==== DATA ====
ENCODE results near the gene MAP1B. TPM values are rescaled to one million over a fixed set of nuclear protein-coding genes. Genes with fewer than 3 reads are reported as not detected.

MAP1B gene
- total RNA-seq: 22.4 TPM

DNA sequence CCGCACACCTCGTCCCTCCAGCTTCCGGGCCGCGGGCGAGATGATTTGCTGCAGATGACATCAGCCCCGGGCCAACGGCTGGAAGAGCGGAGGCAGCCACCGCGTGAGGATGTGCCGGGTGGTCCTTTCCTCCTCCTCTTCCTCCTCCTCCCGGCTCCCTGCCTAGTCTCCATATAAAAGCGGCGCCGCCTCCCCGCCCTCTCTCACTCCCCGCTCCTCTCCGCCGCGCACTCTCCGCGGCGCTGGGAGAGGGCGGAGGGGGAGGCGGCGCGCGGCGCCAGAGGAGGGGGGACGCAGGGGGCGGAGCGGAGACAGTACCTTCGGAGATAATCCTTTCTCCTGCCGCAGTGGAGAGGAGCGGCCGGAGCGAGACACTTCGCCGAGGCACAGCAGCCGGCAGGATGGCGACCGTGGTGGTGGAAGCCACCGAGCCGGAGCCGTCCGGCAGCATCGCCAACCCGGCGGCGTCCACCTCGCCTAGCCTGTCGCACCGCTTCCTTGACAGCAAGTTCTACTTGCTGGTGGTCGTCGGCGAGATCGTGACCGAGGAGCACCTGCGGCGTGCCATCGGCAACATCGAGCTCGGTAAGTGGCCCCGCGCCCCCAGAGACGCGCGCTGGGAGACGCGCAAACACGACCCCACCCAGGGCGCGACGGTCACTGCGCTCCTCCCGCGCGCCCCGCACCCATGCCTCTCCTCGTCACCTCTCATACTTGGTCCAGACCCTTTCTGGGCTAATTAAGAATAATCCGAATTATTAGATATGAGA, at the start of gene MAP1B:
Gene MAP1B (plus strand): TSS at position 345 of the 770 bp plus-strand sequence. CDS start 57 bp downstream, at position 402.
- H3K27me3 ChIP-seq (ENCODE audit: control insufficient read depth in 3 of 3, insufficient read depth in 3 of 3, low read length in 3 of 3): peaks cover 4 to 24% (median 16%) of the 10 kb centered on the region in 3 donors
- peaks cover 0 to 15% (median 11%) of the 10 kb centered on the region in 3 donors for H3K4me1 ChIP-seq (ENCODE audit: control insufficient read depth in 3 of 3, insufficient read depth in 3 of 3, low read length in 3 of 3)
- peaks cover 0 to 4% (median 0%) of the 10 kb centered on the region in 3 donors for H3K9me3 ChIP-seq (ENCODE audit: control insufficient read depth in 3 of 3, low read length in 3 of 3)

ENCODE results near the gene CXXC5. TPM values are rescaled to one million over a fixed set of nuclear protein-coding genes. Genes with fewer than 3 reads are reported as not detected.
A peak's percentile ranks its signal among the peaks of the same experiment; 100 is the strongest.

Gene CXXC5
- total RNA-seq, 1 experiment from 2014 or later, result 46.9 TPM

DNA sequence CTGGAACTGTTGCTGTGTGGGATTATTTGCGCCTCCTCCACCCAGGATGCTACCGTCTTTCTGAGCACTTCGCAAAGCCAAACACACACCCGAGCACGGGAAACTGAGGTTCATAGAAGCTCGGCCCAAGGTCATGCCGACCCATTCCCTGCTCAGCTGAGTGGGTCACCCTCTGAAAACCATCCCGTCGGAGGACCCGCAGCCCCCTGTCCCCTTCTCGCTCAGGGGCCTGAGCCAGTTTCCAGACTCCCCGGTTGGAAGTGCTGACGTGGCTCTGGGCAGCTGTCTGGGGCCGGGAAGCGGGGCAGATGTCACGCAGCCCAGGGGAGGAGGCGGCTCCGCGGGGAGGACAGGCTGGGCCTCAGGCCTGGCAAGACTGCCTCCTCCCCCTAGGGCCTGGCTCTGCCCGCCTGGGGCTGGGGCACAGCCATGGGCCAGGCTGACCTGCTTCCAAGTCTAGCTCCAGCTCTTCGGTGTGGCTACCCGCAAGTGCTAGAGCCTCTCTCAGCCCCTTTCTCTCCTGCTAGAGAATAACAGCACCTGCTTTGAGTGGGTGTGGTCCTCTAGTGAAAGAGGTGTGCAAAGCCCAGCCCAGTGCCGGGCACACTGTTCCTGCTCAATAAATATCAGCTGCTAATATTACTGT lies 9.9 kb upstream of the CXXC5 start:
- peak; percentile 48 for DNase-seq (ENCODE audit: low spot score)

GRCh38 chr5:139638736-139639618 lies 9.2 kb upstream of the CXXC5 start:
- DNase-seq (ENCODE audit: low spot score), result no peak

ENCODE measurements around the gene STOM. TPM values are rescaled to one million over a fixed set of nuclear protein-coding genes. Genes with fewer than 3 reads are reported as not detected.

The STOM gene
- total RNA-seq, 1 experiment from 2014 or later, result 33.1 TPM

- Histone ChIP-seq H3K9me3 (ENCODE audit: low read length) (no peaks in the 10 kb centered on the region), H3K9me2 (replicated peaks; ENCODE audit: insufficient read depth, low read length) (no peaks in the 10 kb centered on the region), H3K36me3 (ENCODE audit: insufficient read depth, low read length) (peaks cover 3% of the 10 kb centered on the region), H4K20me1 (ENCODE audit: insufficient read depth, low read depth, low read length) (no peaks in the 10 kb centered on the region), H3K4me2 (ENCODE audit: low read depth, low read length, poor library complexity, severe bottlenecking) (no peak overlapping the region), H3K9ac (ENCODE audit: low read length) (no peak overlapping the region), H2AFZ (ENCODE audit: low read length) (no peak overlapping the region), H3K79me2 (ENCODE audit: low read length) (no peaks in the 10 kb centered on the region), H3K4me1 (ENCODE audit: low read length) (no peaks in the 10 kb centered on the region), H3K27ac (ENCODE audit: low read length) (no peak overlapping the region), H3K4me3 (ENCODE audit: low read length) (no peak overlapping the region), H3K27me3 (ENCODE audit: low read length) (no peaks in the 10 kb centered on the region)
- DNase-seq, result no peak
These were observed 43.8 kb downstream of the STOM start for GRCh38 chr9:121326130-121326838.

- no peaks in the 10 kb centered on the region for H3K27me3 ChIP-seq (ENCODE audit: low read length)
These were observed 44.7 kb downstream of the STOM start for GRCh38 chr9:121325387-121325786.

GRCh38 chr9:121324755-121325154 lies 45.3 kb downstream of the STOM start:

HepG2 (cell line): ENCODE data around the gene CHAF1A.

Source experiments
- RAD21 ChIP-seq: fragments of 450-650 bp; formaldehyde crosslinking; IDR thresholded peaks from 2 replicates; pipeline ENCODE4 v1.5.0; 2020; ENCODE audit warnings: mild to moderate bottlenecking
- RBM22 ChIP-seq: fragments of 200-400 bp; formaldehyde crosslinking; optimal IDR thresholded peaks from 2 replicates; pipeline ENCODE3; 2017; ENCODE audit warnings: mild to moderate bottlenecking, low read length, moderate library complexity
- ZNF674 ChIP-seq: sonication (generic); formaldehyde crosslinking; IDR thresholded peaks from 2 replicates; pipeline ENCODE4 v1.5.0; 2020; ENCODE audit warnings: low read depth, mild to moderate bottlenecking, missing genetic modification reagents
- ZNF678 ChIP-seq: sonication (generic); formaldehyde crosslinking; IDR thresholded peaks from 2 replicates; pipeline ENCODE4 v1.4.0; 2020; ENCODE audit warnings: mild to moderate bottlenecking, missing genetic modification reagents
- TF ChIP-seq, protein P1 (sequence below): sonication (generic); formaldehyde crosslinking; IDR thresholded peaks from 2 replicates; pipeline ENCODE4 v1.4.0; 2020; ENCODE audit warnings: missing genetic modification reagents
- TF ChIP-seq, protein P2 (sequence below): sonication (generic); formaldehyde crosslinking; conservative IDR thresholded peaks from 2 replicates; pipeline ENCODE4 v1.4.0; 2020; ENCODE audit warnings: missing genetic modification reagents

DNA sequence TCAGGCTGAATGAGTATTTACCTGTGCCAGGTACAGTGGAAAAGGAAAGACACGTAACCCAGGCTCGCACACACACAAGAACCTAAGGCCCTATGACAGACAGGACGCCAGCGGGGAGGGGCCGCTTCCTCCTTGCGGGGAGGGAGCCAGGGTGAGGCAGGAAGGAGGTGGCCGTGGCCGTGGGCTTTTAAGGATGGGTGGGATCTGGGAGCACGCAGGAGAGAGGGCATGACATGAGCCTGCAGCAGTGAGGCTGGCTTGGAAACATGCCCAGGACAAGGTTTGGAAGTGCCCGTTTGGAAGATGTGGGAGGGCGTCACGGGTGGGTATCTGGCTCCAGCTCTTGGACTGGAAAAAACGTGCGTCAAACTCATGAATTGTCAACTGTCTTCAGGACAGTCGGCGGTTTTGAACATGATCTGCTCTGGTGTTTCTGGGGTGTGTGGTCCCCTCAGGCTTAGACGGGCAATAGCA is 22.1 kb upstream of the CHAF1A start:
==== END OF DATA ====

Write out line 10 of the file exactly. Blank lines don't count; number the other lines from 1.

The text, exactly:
A peak's percentile ranks its signal among the peaks of the same experiment; 100 is the strongest.